Can Driving on Flat Run-Flat Tires Damage the Rim or Other Parts of the Car?

Have you ever found yourself driving down the highway when that dreaded tire pressure warning light suddenly flashes on your dashboard? While driving on a flat tire is never recommended, you may wonder if you can safely drive on run-flat tires when they lose air pressure. Keep reading to find out what can happen if you do.

Here’s a quick answer:

Yes, driving on flat run-flat tires can damage rims and other parts of the car. Run-flats are only meant for emergencies at limited speeds and distances. Exceeding 50 miles at 50 mph risks expensive wheel, suspension, steering, drivetrain, and brake damage from the overstressed stiff sidewalls transmitting excess impact forces through the wheels.

An Overview of Run-Flat Tires

Run-flat tires are a special type of tire designed to be driven on even when they have lost some or all tire pressure. They have reinforced sidewalls that allow them to temporarily support the weight of the vehicle even when deflated.

However, run-flat tires are meant only for short-term emergency use at reduced speeds. They are not intended to function as a permanent spare tire.

Standard TiresRun-Flat Tires
Reinforced wallsNoYes – Allows driving up to 50 miles at 50 mph when tire loses pressure
PerformanceBest ride quality and handlingStiffer ride, less grip on road
PriceCheaperMore expensive

So while run-flats allow you to drive for a limited time and distance on a deflated tire, they do have some drawbacks compared to standard tires.

Can Driving on a Run-Flat Tire Damage My Wheels?

Yes, driving too far or too fast on a run-flat tire when it has lost tire pressure can definitely damage your rims and suspension.

Run-flat tires are designed to support the vehicle under controlled conditions – driving no more than 50 miles at speeds under 50 mph. Exceeding these limits can overstress the reinforced sidewalls.

The stiff sidewalls transfer road impacts directly to the wheel and suspension parts rather than absorbing them as inflated tires do. Hitting bumps or potholes on a deflated run-flat transmits very heavy loads onto your rims and shocks. This can bend, crack, or even break wheels and damage shocks or suspension joints.

Skidding is also a risk if you need to brake suddenly on a deflated run-flat. The compromised traction can cause wheels to slide and scrape against curbs or barriers. This also bends and damages rims.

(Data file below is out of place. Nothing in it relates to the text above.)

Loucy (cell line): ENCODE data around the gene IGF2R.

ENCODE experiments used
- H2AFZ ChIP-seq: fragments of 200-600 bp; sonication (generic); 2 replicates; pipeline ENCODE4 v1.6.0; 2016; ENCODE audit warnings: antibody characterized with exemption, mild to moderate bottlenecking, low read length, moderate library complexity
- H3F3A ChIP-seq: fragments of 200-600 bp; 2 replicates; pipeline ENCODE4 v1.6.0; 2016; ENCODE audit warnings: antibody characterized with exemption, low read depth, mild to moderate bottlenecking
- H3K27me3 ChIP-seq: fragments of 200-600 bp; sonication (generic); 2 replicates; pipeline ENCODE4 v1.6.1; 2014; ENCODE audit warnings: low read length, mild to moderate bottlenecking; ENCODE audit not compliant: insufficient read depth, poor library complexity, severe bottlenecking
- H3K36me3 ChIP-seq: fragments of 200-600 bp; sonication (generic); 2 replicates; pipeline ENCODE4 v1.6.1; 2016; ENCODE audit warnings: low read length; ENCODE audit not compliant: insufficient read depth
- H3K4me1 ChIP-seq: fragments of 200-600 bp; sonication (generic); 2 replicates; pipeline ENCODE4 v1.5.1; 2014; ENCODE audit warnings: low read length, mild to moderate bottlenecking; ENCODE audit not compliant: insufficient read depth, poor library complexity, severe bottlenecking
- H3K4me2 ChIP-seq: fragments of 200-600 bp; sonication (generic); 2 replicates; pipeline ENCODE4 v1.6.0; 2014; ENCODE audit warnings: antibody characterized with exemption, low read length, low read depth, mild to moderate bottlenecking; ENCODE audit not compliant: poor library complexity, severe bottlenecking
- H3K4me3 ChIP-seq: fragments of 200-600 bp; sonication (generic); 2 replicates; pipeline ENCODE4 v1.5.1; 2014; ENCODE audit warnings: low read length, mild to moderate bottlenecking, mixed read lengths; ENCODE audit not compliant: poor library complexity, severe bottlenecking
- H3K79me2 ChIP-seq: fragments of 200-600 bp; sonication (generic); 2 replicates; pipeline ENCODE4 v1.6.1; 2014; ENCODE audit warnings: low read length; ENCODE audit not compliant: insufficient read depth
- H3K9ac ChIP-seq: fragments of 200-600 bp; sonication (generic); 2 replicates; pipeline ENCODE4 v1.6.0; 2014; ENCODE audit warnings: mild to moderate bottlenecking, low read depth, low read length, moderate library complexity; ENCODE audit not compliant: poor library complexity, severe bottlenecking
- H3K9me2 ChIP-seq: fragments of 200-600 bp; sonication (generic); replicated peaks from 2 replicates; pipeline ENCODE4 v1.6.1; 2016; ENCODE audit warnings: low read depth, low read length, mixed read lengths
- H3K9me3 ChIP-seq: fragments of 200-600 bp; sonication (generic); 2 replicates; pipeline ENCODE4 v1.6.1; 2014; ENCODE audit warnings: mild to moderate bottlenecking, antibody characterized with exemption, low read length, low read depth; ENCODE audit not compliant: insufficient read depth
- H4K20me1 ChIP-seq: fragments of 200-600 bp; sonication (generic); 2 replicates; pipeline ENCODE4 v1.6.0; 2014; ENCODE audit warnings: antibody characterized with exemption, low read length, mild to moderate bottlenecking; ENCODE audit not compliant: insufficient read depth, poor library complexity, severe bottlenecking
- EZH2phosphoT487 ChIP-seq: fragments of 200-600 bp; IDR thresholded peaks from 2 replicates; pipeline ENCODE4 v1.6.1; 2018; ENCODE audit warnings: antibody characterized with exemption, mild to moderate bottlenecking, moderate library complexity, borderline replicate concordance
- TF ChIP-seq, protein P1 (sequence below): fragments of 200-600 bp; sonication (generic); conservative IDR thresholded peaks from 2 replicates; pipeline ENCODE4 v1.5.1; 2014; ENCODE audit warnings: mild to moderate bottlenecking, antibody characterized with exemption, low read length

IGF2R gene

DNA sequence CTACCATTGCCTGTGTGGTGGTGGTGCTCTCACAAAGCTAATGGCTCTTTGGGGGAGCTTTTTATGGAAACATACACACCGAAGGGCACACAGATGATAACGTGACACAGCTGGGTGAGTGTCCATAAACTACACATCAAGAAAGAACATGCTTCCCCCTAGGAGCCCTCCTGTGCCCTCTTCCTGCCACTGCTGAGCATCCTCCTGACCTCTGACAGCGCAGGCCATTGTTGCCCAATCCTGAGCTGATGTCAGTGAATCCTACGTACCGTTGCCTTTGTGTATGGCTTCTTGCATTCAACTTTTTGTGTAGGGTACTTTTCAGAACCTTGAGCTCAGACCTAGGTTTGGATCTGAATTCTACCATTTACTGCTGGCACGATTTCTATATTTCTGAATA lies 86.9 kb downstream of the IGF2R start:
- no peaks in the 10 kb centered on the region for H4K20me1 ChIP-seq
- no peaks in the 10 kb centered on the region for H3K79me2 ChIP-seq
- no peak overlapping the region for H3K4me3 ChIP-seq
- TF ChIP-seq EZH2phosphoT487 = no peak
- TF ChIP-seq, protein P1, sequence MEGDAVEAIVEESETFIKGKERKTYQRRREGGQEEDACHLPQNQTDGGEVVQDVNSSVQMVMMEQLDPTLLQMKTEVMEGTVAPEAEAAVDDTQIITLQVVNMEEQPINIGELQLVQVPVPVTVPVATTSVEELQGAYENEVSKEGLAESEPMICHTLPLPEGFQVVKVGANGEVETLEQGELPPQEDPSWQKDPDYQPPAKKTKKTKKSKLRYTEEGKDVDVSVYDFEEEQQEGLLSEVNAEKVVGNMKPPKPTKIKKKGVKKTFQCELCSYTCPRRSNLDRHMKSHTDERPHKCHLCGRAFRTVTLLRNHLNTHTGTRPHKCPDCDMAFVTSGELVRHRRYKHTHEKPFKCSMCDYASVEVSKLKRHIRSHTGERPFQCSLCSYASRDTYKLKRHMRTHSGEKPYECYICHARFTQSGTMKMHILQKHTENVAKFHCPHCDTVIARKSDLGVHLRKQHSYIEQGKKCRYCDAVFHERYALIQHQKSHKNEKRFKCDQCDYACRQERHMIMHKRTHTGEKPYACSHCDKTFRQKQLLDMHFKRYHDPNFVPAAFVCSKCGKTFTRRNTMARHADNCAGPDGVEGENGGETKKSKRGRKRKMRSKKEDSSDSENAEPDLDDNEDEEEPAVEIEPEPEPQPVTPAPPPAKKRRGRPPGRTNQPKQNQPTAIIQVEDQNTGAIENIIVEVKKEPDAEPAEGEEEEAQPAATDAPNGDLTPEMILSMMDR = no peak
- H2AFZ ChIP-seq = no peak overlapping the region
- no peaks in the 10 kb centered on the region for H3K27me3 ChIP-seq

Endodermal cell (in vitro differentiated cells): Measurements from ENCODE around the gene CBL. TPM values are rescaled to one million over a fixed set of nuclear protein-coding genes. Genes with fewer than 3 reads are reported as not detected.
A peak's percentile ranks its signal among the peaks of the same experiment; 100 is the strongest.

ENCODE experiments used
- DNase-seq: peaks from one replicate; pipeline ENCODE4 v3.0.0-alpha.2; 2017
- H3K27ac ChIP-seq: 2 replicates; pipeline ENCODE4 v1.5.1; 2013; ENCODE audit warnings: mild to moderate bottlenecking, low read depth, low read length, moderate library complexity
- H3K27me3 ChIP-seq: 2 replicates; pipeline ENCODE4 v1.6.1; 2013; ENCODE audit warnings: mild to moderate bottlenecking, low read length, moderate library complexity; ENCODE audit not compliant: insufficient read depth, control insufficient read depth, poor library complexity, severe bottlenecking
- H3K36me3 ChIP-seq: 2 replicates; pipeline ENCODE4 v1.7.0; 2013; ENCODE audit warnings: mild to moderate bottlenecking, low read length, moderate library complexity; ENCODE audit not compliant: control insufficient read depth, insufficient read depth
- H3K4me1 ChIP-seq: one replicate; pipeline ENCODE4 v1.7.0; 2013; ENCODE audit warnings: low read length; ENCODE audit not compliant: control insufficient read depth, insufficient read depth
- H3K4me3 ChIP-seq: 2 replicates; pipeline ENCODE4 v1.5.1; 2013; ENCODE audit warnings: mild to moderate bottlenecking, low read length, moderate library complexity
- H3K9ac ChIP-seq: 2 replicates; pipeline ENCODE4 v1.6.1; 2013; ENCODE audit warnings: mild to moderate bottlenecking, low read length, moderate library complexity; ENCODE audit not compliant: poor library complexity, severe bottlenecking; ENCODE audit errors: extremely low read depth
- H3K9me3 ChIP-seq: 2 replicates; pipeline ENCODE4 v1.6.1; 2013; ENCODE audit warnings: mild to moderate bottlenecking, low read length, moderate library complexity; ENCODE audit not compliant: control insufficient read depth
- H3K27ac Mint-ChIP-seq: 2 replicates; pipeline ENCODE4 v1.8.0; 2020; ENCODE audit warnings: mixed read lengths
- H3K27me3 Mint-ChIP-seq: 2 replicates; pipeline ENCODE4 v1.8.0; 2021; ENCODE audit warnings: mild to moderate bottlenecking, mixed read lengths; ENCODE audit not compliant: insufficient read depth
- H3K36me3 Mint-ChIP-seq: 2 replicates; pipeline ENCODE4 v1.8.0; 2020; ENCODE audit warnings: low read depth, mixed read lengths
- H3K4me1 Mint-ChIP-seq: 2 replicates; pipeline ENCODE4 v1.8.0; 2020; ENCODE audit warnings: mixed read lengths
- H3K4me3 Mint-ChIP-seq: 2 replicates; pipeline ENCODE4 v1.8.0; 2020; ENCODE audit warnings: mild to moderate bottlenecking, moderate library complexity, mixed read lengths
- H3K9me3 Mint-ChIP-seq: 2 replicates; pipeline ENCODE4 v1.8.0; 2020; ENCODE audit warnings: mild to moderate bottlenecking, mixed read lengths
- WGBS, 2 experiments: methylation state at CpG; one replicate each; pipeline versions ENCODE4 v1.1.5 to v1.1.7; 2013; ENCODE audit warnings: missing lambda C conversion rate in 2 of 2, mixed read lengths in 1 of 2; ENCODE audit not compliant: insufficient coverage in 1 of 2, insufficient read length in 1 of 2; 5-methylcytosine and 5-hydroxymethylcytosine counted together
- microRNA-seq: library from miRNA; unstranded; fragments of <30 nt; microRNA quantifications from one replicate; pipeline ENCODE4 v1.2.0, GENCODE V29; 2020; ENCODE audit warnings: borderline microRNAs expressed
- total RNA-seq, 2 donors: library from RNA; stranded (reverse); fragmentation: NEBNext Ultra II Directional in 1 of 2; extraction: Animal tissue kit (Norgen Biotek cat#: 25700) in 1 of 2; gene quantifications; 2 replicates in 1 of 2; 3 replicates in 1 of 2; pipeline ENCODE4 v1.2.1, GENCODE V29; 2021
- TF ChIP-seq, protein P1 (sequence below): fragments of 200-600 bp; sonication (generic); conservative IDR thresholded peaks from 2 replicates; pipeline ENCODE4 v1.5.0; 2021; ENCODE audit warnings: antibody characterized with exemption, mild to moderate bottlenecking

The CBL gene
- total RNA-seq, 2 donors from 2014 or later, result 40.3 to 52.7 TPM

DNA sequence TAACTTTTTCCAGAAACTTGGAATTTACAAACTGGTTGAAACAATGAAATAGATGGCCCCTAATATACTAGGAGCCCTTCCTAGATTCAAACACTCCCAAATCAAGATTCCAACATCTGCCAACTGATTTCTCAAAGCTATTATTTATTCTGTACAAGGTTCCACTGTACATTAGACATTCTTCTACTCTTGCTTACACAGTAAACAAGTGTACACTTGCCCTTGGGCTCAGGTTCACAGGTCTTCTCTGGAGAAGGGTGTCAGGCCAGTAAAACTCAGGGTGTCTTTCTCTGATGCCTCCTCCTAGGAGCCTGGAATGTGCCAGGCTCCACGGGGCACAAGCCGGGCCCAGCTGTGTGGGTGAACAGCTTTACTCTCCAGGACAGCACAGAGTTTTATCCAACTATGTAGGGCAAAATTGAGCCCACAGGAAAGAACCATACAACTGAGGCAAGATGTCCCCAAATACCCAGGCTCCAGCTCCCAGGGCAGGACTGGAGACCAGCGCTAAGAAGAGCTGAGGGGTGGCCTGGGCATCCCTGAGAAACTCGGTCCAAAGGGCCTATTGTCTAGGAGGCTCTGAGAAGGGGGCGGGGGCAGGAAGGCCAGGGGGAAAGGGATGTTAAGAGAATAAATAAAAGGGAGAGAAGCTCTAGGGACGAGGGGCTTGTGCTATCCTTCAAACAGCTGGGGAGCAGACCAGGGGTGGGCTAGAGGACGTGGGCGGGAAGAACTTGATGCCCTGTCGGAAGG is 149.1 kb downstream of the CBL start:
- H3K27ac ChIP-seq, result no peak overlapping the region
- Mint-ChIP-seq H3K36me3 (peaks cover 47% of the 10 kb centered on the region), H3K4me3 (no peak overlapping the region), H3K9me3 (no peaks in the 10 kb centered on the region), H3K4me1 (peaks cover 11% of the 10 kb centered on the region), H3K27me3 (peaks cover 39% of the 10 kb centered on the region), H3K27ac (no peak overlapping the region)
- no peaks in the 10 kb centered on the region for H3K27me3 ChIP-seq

Other Vehicle Damage from Driving on Run-Flats

In addition to wheel and suspension damage, driving too far on flattened run-flat tires can harm other systems like:

  • Steering system – Loss of steering capability from damaged tie rod ends or gearbox
  • Drivetrain – Transmission and driveline damage from wheel misalignment
  • Brakes – Excessive wear from extended use dragging the vehicle to stops

The mechanical stress and overheating from driving on deflated tires can add up to extremely costly repair bills!

Best Practices for Run-Flat Tires

While run-flat tires allow you to drive with a puncture, it is critical to follow manufacturer guidelines:


  • Drive no more than 50 miles
  • Keep speeds under 50 mph
  • Slow down on bumps and turns
  • Get tire replaced/repaired immediately


  • Drive over 50 miles on run-flat
  • Exceed 50 mph
  • Make sharp turns at speed
  • Delay getting tire fixed

Following these rules minimizes the risk of damage to your rims, suspension, and other systems. Exceeding run-flat limitations almost guarantees expensive vehicle repairs!

The Bottom Line

While run-flat tires provide a safety net if you suffer a flat, they are not an excuse to drive indefinitely on a deflated tire. Restrict your mileage and speed to avoid vehicle damage. The small inconvenience of having your tire properly repaired right away beats a huge mechanic’s bill!

So be sure to educate yourself on proper run-flat use, monitor your tire pressures, and get any problems fixed immediately. Taking these steps will help you avoid finding out the hard way what driving too far on a run-flat can do to your wheels and car!


1. How far can I drive on a run-flat tire?

Most run-flat tires allow you to drive up to 50 miles at speeds under 50 mph once they lose air pressure. Driving farther or faster than that risks damage from overstressing the reinforced sidewalls.

2. What if I have to drive more than 50 miles on a run-flat tire?

Exceeding the 50 mile/50 mph limits risks expensive wheel, suspension, and other drivetrain damage. The stiff run-flat sidewalls transfer too much impact to car components not meant to handle it. You should have the deflated run-flat replaced/repaired before going beyond distance/speed limits.

3. Can I damage my car by using a run-flat as a spare tire long-term?

Run-flat tires are explicitly meant only for temporary, short-term emergency use. The compromised ride and handling over time from using a run-flat long-term can damage wheels, suspension components, alignment, etc. Always repair or replace punctured run-flats promptly.

4. How can I prevent damage from driving on a run-flat tire?

Strictly follow manufacturer distance and speed limits, slow down on bumps/turns to minimize impacts through the stiff sidewalls, and avoid sudden braking/acceleration. Get any low or run-flat tire addressed immediately to prevent the need for compromised driving on it.

5. Do I still need a spare tire if I have run-flats on my car?

Yes, having a spare and repair kit is highly recommended. Run-flats provide only temporary mobility, are expensive to replace, and still risk damage if driven too far while deflated. Carrying a full-size spare and plugging any punctures right away is wise.

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